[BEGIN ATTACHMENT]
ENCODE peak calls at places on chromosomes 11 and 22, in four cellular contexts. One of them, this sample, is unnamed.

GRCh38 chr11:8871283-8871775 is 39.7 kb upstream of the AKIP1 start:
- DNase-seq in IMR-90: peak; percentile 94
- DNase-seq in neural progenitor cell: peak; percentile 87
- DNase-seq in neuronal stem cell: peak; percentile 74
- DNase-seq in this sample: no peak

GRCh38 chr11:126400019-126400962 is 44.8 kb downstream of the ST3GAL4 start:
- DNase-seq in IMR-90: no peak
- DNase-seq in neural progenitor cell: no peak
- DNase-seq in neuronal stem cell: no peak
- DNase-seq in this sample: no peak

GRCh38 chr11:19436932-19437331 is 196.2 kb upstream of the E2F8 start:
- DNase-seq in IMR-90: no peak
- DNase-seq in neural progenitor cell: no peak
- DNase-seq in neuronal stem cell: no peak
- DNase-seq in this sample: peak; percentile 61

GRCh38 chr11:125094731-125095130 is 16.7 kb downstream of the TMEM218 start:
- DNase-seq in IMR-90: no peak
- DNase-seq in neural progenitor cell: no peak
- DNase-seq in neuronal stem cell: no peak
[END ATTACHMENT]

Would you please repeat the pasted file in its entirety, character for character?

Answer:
ENCODE peak calls at places on chromosomes 11 and 22, in four cellular contexts. One of them, this sample, is unnamed.

GRCh38 chr11:8871283-8871775 is 39.7 kb upstream of the AKIP1 start:
- DNase-seq in IMR-90: peak; percentile 94
- DNase-seq in neural progenitor cell: peak; percentile 87
- DNase-seq in neuronal stem cell: peak; percentile 74
- DNase-seq in this sample: no peak

GRCh38 chr11:126400019-126400962 is 44.8 kb downstream of the ST3GAL4 start:
- DNase-seq in IMR-90: no peak
- DNase-seq in neural progenitor cell: no peak
- DNase-seq in neuronal stem cell: no peak
- DNase-seq in this sample: no peak

GRCh38 chr11:19436932-19437331 is 196.2 kb upstream of the E2F8 start:
- DNase-seq in IMR-90: no peak
- DNase-seq in neural progenitor cell: no peak
- DNase-seq in neuronal stem cell: no peak
- DNase-seq in this sample: peak; percentile 61

GRCh38 chr11:125094731-125095130 is 16.7 kb downstream of the TMEM218 start:
- DNase-seq in IMR-90: no peak
- DNase-seq in neural progenitor cell: no peak
- DNase-seq in neuronal stem cell: no peak